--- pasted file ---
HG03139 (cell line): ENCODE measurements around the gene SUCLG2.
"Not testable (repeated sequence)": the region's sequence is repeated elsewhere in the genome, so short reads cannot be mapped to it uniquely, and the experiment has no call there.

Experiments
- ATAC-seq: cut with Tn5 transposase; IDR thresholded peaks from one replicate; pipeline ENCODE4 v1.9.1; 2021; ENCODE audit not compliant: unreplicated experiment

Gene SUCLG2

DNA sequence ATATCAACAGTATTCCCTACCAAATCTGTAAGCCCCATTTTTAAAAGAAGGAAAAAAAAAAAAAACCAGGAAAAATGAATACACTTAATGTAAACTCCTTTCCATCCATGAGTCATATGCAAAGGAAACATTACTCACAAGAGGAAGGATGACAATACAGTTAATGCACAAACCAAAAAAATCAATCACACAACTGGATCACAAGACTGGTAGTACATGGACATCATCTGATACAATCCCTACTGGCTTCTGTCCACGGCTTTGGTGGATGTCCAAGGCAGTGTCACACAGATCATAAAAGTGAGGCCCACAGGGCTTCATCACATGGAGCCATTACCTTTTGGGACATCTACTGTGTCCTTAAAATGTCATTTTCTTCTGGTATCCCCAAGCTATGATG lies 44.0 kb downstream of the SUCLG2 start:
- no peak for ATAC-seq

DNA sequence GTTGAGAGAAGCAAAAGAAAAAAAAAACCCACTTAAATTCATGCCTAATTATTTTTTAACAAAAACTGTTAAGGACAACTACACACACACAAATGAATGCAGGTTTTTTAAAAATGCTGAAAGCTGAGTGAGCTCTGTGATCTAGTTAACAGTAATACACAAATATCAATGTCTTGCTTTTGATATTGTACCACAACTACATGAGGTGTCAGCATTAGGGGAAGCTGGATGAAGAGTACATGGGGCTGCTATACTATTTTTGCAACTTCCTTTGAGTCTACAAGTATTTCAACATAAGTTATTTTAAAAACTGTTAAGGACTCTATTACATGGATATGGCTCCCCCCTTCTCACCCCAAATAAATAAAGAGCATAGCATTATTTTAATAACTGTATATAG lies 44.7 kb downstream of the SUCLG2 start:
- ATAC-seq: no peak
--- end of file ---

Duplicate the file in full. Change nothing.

HG03139 (cell line): ENCODE measurements around the gene SUCLG2.
"Not testable (repeated sequence)": the region's sequence is repeated elsewhere in the genome, so short reads cannot be mapped to it uniquely, and the experiment has no call there.

Experiments
- ATAC-seq: cut with Tn5 transposase; IDR thresholded peaks from one replicate; pipeline ENCODE4 v1.9.1; 2021; ENCODE audit not compliant: unreplicated experiment

Gene SUCLG2

DNA sequence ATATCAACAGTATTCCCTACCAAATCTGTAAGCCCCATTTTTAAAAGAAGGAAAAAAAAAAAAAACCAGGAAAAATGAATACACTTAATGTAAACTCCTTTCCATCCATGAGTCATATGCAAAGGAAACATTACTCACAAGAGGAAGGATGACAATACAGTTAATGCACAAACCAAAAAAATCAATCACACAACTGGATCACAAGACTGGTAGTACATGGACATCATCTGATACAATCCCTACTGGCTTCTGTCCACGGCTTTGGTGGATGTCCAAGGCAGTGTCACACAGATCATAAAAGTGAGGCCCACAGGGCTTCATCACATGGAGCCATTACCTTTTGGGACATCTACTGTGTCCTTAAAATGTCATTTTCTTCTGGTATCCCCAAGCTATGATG lies 44.0 kb downstream of the SUCLG2 start:
- no peak for ATAC-seq

DNA sequence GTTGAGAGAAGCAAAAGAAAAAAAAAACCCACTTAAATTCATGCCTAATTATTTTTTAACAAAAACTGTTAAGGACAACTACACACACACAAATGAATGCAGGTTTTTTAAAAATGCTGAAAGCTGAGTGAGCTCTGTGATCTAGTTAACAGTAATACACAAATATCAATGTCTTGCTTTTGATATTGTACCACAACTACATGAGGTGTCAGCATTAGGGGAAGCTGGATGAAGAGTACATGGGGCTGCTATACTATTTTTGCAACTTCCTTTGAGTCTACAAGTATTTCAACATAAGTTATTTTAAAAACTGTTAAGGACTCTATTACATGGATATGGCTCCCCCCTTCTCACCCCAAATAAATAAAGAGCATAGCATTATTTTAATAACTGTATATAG lies 44.7 kb downstream of the SUCLG2 start:
- ATAC-seq: no peak